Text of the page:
13. Oh I saw this on American’s Test Kitchen and even though I usually jump right into their recipes, the huge amount of salt held me back. So glad to hear it works. Thanks for this post, I am going to give it a try!

  14. I saw these in CI a while back and wondered if they were really good. Now that I know they are (according to you), I will have to make them myself.

  15. Oh my, those sound and look wonderful! I’m sure that they will make it on my menu this week! Thanks!

  16. I have made these a LOT–they are SO good. My husband even asks specifically to have them prepared this way. I don’t use Kosher salt to bake them, tho. I buy sea salt in bulk (it’s like $0.30/lb.) and use that instead. It works just as well.

  17. I have made these twice since seeing the episode on ATK. The potatoes are wonderful tasting, but I have yet to get the crispy skin. Mine stays soft. I wonder what I am doing wrong. I am trying it again today.

    1. Hmmmm, that’s really interesting! Mine weren’t like old baseball mitt leather, like he describes them, but they’re definitely crispy!

    2. You might check the tempature of your oven to make sure it isn’t a little cool. In my experience potatoes can be very particular to tempature (and I grew up in a home where 3 to 5 diners a week were baked potatoes). You might just have to wait 10 more minutes or turn the tempature up that last little bit.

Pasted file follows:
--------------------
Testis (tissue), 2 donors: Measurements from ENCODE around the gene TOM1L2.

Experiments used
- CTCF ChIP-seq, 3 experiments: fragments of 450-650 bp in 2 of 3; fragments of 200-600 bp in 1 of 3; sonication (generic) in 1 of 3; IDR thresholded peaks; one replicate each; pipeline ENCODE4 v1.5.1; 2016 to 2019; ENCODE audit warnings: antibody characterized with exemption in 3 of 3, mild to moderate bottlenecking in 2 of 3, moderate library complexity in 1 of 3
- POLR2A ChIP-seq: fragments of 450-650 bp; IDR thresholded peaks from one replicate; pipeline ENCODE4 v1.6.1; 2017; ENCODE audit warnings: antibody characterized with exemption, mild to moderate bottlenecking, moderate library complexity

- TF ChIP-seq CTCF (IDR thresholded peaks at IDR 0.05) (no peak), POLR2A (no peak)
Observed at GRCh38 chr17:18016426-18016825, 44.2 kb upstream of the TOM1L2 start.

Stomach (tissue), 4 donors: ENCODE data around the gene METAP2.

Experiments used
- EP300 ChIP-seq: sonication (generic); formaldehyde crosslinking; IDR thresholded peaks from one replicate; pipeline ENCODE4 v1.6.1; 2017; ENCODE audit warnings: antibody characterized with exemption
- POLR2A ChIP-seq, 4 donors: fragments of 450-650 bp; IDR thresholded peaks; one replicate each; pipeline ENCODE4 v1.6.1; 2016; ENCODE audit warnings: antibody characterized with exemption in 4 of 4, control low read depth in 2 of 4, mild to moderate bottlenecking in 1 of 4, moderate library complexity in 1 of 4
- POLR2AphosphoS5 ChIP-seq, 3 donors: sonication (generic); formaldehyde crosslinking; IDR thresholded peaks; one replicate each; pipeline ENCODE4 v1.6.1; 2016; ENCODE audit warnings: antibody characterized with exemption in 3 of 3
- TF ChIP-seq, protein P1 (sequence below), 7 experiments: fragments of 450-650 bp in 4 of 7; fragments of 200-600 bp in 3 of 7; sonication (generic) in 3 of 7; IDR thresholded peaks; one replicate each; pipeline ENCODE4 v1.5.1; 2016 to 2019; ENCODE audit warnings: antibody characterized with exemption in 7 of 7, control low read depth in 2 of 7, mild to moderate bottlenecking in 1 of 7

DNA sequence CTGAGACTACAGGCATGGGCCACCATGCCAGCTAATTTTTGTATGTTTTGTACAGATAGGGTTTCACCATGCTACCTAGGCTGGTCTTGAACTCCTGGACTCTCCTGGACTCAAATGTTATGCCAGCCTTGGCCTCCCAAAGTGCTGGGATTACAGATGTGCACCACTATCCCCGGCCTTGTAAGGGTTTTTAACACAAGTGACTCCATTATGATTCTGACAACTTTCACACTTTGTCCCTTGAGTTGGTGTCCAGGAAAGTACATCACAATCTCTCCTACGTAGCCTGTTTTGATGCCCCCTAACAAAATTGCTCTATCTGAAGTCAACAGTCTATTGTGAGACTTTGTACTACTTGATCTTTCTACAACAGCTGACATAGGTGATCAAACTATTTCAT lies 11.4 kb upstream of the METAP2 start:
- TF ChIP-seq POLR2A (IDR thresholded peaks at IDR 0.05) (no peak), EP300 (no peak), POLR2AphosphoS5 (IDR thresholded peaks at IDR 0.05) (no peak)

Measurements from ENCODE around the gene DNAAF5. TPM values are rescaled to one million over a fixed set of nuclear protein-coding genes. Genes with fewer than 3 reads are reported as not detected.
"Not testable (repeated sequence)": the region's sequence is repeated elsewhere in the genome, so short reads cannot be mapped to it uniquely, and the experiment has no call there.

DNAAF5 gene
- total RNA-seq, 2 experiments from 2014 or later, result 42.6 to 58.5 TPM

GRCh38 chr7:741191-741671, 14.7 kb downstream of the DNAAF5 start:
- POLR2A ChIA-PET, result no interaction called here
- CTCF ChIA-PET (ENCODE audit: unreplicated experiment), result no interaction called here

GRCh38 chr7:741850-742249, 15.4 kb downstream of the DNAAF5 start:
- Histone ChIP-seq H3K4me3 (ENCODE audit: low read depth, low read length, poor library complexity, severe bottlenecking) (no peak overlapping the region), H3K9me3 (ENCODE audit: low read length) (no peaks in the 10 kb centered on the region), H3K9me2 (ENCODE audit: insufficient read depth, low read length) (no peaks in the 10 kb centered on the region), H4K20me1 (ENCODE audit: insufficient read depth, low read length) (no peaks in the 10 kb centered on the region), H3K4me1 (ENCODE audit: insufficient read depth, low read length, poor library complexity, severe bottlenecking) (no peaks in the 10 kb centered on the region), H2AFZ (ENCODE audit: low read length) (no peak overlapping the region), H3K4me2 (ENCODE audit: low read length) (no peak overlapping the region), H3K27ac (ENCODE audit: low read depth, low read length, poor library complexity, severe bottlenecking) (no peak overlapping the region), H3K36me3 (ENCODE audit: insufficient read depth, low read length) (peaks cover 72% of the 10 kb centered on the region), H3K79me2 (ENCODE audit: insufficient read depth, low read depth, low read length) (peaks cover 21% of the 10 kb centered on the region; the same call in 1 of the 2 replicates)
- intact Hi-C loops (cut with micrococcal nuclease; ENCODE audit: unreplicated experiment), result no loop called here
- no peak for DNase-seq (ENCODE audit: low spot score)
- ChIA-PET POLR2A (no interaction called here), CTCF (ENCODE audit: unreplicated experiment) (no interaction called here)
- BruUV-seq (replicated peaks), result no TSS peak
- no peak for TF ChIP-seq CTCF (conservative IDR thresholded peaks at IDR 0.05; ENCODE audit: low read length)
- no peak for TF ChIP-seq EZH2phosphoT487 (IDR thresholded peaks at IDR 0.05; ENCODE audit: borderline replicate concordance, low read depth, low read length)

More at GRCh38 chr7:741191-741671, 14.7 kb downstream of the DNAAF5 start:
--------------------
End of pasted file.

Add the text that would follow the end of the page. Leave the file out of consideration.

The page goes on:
18. So for those of us who only have regular old table salt in bounds and bounds, do you think it would work to just use it?

    1. He says you can, so you should be fine! 🙂 I just like the flavor of kosher or sea salt so much more.

  19. Oh Kate, you always crack me up with your little asides and tangents! I didn’t notice that you looked naked under the cardigan until you pointed it out. lol! Thanks for the recipe;I love baked potatoes too, and these sound amazing!

  20. These sound heavenly!! I’m a CARB person for sure!!! LOL Thanks for sharing..printing out the recipe now! 🙂

    1. YES. You can strain the salt and use it again. That said, a good portion of my salt was pretty messed up by the time I was done. But salt is salt, right? 🙂

    2. That was my exact same question! LOL I love baked potatoes, but microwaved always kinda make me sad, so I can see me having this huge jar in my cupboard labled “Potato Baking Salt – Back off heathens” (so my husband doesn’t try to cook w/ it, or someting)

  21. Was that the bluebird in Logan? Love that place!
    These will go great with what I was making tonight, thanks!

        1. My guess was The Bluebird, too — love that place! Sadly, the Juniper Inn is no more. 🙁

  22. Do you have to poke the potatoes with a fork or something? I’ve never baked a potato without doing that before… I’m too afraid they would explode (just like in Farmer Boy, for all you Little House fans out there).

    This looks delicious, by the way!

    1. Ha!! Nope, no poking required. I give my “scientific” hypotheses all the time at home and I’m usually at least semi-wrong, so I’ll refrain here, but I think it has something to do with the salt and the moisture.